Monday, July 09, 2007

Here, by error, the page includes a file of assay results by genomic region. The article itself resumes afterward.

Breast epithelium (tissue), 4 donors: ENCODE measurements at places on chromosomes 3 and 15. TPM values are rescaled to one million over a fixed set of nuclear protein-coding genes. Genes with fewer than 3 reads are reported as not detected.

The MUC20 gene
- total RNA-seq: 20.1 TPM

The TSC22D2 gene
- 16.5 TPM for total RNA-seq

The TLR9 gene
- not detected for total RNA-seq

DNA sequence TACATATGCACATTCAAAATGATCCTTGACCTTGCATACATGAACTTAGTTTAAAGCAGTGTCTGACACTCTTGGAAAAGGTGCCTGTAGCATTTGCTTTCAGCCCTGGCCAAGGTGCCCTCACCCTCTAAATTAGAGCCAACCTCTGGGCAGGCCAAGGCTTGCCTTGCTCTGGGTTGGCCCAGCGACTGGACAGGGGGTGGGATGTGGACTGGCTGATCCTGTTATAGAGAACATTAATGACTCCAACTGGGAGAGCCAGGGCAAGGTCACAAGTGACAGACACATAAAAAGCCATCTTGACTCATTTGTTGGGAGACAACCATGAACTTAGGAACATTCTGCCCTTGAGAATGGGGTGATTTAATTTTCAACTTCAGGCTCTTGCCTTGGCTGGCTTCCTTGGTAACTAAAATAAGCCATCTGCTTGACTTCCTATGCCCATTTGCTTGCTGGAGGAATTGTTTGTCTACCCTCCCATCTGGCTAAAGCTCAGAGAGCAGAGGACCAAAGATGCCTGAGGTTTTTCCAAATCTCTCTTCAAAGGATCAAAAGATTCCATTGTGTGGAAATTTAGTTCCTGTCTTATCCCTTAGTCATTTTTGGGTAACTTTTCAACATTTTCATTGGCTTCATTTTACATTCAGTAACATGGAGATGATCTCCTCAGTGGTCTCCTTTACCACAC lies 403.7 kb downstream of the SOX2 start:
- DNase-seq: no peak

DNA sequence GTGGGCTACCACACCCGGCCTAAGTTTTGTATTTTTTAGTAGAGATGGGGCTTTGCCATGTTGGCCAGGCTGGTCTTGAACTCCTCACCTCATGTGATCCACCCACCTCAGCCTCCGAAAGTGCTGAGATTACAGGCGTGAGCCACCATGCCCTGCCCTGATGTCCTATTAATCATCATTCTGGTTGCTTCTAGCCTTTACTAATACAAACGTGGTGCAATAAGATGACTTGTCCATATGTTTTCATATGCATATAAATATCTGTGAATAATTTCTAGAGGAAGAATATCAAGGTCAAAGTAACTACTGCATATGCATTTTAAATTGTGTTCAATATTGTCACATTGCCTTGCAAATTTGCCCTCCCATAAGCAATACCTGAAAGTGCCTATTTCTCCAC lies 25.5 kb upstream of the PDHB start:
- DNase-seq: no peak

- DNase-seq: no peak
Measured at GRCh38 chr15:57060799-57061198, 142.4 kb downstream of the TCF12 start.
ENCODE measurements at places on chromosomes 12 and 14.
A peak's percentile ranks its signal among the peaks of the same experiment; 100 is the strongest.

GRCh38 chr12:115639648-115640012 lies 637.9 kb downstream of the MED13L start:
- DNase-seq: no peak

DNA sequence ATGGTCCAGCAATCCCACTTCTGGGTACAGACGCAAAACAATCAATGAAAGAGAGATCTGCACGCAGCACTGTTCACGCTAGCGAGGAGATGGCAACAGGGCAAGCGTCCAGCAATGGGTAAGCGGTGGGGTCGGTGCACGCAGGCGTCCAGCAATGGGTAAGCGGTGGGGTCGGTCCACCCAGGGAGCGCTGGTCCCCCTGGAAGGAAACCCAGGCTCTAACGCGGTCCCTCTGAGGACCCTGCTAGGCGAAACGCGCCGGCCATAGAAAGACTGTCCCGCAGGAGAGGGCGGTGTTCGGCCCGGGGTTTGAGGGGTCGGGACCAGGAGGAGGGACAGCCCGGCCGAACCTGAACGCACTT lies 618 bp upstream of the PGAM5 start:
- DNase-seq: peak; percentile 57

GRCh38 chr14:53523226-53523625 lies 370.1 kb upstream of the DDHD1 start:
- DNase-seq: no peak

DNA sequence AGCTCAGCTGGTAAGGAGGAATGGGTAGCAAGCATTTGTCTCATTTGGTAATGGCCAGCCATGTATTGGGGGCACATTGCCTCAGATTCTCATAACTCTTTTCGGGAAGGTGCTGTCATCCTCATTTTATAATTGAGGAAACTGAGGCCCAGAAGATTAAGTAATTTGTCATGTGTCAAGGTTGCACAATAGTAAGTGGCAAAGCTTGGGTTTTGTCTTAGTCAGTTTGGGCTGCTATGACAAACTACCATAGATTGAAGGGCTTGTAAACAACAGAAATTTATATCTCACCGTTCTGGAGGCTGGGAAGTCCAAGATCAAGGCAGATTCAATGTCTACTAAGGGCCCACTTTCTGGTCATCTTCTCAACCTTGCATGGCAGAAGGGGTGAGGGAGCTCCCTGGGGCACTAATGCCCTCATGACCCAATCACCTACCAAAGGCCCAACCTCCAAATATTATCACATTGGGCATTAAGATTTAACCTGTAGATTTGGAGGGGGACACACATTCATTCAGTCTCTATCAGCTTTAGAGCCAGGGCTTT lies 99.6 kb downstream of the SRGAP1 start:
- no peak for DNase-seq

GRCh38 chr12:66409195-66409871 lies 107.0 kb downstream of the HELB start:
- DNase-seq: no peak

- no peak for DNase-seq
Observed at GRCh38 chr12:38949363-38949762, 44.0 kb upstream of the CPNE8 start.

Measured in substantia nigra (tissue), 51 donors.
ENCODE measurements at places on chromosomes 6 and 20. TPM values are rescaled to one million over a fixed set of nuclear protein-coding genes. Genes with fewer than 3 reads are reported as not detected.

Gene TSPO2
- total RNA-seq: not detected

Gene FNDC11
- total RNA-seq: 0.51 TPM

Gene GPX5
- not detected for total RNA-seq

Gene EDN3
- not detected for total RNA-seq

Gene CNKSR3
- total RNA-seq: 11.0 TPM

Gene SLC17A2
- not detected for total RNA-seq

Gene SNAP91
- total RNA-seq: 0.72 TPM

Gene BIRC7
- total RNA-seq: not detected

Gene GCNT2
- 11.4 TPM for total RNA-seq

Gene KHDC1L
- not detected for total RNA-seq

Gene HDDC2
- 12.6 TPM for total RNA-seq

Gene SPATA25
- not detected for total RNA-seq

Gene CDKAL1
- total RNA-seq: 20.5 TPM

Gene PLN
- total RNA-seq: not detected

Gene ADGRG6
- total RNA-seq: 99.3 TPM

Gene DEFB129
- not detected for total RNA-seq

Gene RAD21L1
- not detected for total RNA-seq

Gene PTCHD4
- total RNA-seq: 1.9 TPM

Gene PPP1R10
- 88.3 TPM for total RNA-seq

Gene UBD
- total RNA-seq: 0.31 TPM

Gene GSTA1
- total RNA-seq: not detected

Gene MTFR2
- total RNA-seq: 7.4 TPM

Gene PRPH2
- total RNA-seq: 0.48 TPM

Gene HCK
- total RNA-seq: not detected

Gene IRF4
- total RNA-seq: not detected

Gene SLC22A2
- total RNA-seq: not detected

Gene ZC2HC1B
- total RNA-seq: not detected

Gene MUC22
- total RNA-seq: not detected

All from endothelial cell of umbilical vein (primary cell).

I think this is a good post to read regarding characterizations by the press. It shows a broad perspective on something that is constantly a thorn in any Democratic campaign. The press will always show the Republican as a strong manly man with very serious ideas while in contrast the Democrat is always sidled with weakness, lack of connection with their base constituency and particularly in the last few years, blatant lies. Just like Al Gore's invention of the internet, something that was never actually said by Gore, John Edwards will always have to live down a fuckin' expensive haircut. Why? Well because people accept it. People accept the crap the media says about Democrats, because they come across as the nice guys and we know how much we like to pick on them? The Republicans can do everything wrong that the Democrats have done and get blamed for it less, Why? Because we accept it. When we hear someone calling Bush a people person and an ordinary guy, we act like that makes sense because it suites the guise he uses. We never hear these comments about Democrats, because they are more often characterized by their opponents talking points. Regardless of how much a Democrat does to help low income families, the opposition will talk about how much money he has. While the Republican will often have more. Why not turn the table? Because Republicans don't care about poor people. So it never becomes an issue. And when comparisons are made, another misguided statement easily throws the main stream off message. Let's not forget that while progressive liberals are merely trying to make the playing field fair for all economies, the conservative only cares about productive members of society, in other words people that are filthy stinking rich. Liberals will create complex policies intent on making sure all caveats are met for different people, conservatives will only worry about one demographic and therefore their policies will always seem simpler, easier to digest and most assuredly always wrong. This again is our fault. If we could, in general, understand something political that's more complicated than half a sentence, we might actually have an educated electorate. But we don't. We'd still rather see Paris on Larry King than Michael Moore. We'd still rather worry about our simple problems and so long as we have three hots and a cot, not get dragged down by actually thinking about the people running our country.

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